Archive for February, 2012

LetsBuy plus Flipkart, the positive spin

Thursday, February 9th, 2012

FlipKart is acquiring But, there is way too much negativity and cynicism floating around. Let’s balance it out with some positive spin. The genesis of this post was this tweet:

People who have done it, never done it, have no plans of doing a startup, all together are calling a wolf in this deal.

This is the venture eco-system, this is how it is played. Companies are built, bought and sometimes brought down. Tejit, my previous startup went through two two (sic.) successive acquisitions in less than three years…and I’m still working. I am still below my quota of Fuck You money. Irrespective of what the end-game is, which seldom is a stalemate, the Silicon valley eco-system is built on two simple things:

  1. Every startup is a success
  2. No startup is a failure

This is exactly what needs to happen to India and this deal is one of the threads in arriving at that goal.

After the previous exits, I was able to raise my hand and fill a gap in the Indian startup ecosystem because of the startup experience. The shenanigans of doing one gave me enough confidence to do another one, though Morpheus was on the other side of the fence and helping people getting started.

The current consolidation of Flipkart buying Letsbuy, irrespective of the dilapidated state of the latter is a good thing. Why?

  1. It gives a necessary boost to the eco-system that bets can be paid off, when the vision is right but the markets are tough. If VCs are forced to write these deals off, it brings a black mark in their report card to their investors (LPs or Limited Partners). However, we as entrepreneurs need to keep the funding cycle alive and rotating every few years.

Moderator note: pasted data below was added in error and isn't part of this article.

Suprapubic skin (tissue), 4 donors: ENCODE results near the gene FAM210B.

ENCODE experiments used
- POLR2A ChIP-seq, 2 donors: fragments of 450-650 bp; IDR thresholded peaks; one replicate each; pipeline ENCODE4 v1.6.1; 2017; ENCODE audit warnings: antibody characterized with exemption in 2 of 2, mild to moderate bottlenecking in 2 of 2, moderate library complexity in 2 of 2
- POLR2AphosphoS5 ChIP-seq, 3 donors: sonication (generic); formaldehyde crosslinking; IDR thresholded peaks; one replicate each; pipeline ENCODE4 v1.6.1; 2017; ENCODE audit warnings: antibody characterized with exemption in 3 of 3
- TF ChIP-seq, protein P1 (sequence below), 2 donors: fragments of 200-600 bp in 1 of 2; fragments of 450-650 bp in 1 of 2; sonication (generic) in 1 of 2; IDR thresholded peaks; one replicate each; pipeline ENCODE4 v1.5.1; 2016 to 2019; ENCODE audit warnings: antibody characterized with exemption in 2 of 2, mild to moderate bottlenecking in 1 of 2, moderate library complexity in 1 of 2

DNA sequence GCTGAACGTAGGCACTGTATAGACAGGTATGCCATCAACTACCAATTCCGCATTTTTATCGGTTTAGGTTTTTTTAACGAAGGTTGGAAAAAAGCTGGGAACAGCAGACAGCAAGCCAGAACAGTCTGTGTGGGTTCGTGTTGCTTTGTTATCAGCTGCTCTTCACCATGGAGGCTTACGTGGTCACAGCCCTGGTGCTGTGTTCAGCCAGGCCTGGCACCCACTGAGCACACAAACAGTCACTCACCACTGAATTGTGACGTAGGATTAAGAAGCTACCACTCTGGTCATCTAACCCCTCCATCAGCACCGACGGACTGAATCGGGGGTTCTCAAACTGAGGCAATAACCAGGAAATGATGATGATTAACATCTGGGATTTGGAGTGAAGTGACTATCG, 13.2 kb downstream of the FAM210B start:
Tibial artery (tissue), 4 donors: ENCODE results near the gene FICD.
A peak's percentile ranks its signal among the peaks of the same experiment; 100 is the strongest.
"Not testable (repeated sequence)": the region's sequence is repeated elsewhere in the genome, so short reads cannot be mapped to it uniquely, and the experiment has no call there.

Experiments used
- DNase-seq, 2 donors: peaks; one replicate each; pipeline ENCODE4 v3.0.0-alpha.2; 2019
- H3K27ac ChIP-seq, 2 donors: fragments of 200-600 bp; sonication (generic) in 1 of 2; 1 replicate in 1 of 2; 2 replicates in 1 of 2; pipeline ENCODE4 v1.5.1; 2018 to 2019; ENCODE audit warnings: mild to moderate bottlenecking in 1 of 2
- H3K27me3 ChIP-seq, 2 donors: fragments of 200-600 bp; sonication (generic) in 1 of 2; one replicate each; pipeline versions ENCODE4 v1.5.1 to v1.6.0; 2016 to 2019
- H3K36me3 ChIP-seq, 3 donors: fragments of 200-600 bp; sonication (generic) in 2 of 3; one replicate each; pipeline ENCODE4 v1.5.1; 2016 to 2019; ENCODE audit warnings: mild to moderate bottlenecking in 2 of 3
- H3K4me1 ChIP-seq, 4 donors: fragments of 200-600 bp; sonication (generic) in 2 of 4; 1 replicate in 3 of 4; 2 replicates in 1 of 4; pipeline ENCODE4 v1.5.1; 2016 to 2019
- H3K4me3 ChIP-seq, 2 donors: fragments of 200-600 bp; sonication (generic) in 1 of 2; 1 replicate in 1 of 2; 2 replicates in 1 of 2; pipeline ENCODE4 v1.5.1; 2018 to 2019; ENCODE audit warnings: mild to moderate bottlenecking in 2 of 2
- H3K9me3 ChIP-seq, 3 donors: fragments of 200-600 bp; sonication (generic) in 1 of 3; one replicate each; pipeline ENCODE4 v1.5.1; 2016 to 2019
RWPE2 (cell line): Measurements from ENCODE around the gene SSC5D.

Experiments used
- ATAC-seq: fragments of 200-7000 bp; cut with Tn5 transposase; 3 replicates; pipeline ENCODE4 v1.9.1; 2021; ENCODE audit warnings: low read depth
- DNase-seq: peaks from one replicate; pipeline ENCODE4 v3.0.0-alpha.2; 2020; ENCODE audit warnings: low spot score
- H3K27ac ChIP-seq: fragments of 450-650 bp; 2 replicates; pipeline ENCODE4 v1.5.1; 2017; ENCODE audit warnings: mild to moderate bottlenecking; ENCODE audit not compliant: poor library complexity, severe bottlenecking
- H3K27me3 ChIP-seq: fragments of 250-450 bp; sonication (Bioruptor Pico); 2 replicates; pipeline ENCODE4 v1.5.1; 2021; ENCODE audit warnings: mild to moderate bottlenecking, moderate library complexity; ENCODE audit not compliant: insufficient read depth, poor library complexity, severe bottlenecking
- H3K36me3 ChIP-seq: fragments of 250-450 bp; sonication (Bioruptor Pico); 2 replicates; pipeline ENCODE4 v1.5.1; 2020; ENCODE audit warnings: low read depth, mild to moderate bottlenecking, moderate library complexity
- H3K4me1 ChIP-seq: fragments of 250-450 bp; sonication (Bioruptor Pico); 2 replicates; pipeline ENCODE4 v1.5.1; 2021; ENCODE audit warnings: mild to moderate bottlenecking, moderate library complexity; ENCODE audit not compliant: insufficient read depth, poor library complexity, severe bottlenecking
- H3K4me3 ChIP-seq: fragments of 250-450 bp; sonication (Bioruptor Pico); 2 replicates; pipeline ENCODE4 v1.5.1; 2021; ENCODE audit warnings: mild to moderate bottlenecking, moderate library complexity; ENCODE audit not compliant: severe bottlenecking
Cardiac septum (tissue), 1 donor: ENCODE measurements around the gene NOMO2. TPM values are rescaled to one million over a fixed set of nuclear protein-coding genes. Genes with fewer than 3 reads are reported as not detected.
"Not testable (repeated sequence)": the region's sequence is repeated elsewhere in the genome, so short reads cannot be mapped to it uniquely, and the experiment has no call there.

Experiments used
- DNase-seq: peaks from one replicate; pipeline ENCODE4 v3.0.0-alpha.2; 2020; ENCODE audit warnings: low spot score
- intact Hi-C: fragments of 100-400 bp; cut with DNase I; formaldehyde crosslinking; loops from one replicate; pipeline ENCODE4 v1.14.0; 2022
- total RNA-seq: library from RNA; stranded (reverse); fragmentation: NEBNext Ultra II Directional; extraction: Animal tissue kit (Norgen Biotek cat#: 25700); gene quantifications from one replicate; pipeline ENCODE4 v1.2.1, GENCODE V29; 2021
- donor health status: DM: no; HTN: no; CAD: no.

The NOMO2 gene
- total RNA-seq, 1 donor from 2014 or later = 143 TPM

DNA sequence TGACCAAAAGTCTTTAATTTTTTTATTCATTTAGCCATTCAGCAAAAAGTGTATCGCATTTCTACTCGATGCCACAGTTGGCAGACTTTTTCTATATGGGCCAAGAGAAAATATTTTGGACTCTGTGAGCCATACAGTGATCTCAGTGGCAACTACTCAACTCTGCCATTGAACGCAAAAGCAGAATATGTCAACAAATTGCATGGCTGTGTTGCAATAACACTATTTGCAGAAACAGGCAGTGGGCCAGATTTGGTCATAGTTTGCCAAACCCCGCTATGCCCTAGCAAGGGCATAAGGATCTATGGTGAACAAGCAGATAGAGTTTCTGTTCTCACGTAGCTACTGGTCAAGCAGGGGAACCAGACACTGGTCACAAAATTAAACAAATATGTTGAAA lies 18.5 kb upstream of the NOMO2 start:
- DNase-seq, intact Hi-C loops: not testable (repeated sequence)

2. Venture Capital is an between food chain of money flowing from people who have it. Why have a spock mark when you can avoid it? While getting a degree, it’s okay to get a summer (or suppli) as long as you come out in that 4 years. Some of the startups are like that failed exam but the venture eco-system allows for “exits”. Would you want the annotation of “suppli” in your degree? Nor do they.
  3. Entrepreneurs who did “okay” in the current startup become capable of taking even bolder bets. If the start-up simply fails, not that there are no learnings from the same, but parking an almost out of gas car securely is much better than leaving it in the middle of the road.
  4. For the uninitiated who do not understand the intricacies of the deals, it’s a positive story and brings more people to take the plunge and start their own venture.

Yes, it’s a good PR. Can be written in bold in the resume and can even make you a VC, irrespective of the nature of the exit. That’s how sweet these exits are.

Off-topic: The most worry-some part of the current cynicism is not just the angst against the deals but the so called keepers of the ecosystem advising entrepreneurs to keep away from investors and also advising them to bootstrap their startups to death. They are at total loss to understand that these are venture startups and not a “baniya ki dukaan.”

Product discovery, smaller retailers and Amazon’s entry into India

Saturday, February 4th, 2012

Amazon took a totally orthogonal path with it’s entry into e-commerce in India. It has been speculated that they tried to buy Flipkart, been busy building a warehouse, instead launched as a gatekeeper to products with discovery and comparison site Junglee.